Welcome to my very first Thirsty Thursday! My intentions for Thirsty Thursdays are to share recipes for cocktails, mocktails, and edibles with a literary twist. Perhaps the recipes will be straight from a recently reviewed book, perhaps they’ll be based on terrible literary puns, and perhaps they’ll be from a cookbook I’ve recently perused or another blog.
For this first TT post, I will be reviewing Tequila Mockingbird: Cocktails with a Literary Twist by Tim Federle. This book has cocktails, mocktails, niblets, and terrible literary puns so it was obviously right up my alley. Did I actually make any of the recipes in the book? NO. I’m too poor to afford all these ingredients! I don’t have a fancy pantry or a fully stocked bar. I do have decent experience with mixology and basic kitchen cookery to gauge the yumminess of the contents of this book.
Tequila Mockingbird: Overview
The layout of this book is simple and straightforward. It gives a brief overview of glassware, tools, techniques, and ingredients that will catapult you into an illustrious side-career of being the designated bartender at all of your friends’ parties, ensuring you never get a chance to enjoy the party. But hey, at least you can reserve the good stuff for yourself, right?
After going over the basics of how to synthesize all the above components into one visually and gastronomically enticing final product, we get to the recipes. The recipes are split into five parts. Drinks for Dames offers “a handful of recipes that take sugar and spice to a whole new level,” while Gulps for Guys promises “literature’s most savory stories…stirred into over two dozen recipes” (more on this gender split later). Part 3, Bevvies for Book Club offers seven recipes that serve six to twelve people. Part 4, Refreshments for Recovering Readers gives eight mocktail options for those not of legal age, non-drinkers, etc. Part 5, Bar Bites for Book Hounds, will satisfy your need for niblets to go along with your drinks. The end of the book has simple single or group drinking games and metric conversions.
The recipes each have a blurb relating the concoction to its book counterpart. For example, “A Cocktail of Two Cities” has gin and champagne, symbolizing the two cities in the novel A Tale of Two Cities: London and Paris. The booze-free beverages based on children’s books sound delicious as well (except for White Tang, which sounds like an upset stomach waiting to happen). The Bar Bites are simple food, savory and sweet, to pair with your drink of choice. There are illustrations throughout, often humorous, relating to the drink themes.
Back to categorizing drinks for “Dames” and drinks for “Guys.” Full disclosure, the designations put me off from the get-go and I went in expecting the worst from it. “Here’s sweet girly drinks for the ladies, and here are a bunch of different beers, whiskeys and other hard liquor on the rocks for the dudes!” This wound up not being the case, which is even more baffling, honestly. The Drinks for Dames promise to bring sugar and spice while the Gulps for Guys profess to offer savory selections. “Okay,” I thought. “I’ll tally how many drinks in each section fit into sweet, spicy, and savory flavor profiles.” Here’s what I came up with:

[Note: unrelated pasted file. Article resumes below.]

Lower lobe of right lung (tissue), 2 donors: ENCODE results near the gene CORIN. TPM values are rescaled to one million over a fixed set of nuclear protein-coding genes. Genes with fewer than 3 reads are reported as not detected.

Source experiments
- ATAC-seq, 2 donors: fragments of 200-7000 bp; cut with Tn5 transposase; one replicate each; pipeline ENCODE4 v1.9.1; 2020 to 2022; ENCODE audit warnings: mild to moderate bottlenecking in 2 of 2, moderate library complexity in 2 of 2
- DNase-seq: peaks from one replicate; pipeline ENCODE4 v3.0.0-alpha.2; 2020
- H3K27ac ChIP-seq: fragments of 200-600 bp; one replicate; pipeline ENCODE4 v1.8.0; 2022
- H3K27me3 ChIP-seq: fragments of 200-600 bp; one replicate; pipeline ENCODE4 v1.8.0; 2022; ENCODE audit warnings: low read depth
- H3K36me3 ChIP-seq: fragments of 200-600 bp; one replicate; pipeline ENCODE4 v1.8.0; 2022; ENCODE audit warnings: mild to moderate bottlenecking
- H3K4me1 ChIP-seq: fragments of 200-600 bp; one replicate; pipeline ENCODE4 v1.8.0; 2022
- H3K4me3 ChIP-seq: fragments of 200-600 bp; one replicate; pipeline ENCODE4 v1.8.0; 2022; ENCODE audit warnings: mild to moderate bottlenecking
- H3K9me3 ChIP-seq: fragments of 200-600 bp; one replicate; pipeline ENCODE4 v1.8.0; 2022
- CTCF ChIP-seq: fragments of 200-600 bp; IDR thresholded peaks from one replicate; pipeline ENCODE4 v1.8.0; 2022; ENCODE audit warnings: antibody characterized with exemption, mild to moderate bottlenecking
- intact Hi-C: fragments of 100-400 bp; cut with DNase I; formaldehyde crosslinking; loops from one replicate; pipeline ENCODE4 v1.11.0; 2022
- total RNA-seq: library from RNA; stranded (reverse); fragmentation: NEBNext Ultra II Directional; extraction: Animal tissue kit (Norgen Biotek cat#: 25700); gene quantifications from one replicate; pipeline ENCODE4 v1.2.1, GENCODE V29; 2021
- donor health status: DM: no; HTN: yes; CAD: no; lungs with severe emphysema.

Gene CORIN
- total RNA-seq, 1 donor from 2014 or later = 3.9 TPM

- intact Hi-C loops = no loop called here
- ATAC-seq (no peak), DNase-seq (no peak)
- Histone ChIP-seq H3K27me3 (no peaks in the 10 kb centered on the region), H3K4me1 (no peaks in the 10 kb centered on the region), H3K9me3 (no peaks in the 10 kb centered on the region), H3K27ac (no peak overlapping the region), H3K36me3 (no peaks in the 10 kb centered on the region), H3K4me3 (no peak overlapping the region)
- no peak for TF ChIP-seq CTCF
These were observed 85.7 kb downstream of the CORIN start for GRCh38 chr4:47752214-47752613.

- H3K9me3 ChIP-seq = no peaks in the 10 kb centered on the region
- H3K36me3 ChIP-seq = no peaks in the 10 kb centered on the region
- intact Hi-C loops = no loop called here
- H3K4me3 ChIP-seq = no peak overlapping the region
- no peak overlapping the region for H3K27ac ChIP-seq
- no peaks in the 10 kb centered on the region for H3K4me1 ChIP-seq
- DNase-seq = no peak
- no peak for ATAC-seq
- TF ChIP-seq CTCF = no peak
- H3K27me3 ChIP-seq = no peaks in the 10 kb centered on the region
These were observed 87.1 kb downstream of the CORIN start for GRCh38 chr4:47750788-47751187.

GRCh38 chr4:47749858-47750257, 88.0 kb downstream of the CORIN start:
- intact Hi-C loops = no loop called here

Dames: 13 sweet, 4 spice, 6 tart, 2 savory
Guys: 17 sweet, 4 spice, 4 tart, 0 savory
I qualified “spice” drinks as having nutmeg, cinnamon, clove, and anise flavorings and savory as being salty and vegetable-based. As you can see, the Guys drinks beat the girls in the Sweet category and had absolutely NO savory drinks in my opinion.
So why separate the drinks into gendered categories based on sweetness? I thought that maybe the books the Dames drinks are based on might have strong female characters, and the Guys drinks might be based on books with heavy male influence. This was true for the Guys, with drinks based on a ton of Hemingway novels, Huckleberry Finn, Lord of the Flies, and other masculine themed novels. On the Dames side…I was left wanting. Pride and Prejudice, Jane Eyre, Bridget Jones’ Diary, and Are You There God? It’s Me Margaret are all obviously female-driven novels. Romeo and Juliet, The Joy of Sex, and One Flew Over the Cuckoo’s Nest? Definitely not female focused. I guess the author was trying to go for old-fashioned kitsch, but it fell flat with me.
Besides that, I enjoyed the book. The blurbs for each recipe refreshed details from books I haven’t read since high school, and piqued my interest in some of the profiled classics I have yet to read. The design of the book itself is attractive. It is a small book with a hard cover in tan and deep navy blue. Vintage style font and flourishes adorn the cover and endsheets. It would look distinguished on a shelf.
Points for concept, design, and variety. Demerit for the confusing men’s drinks vs. women’s drinks thing.
Rating: 4 out of 5 of those little Hawaiian drink umbrellas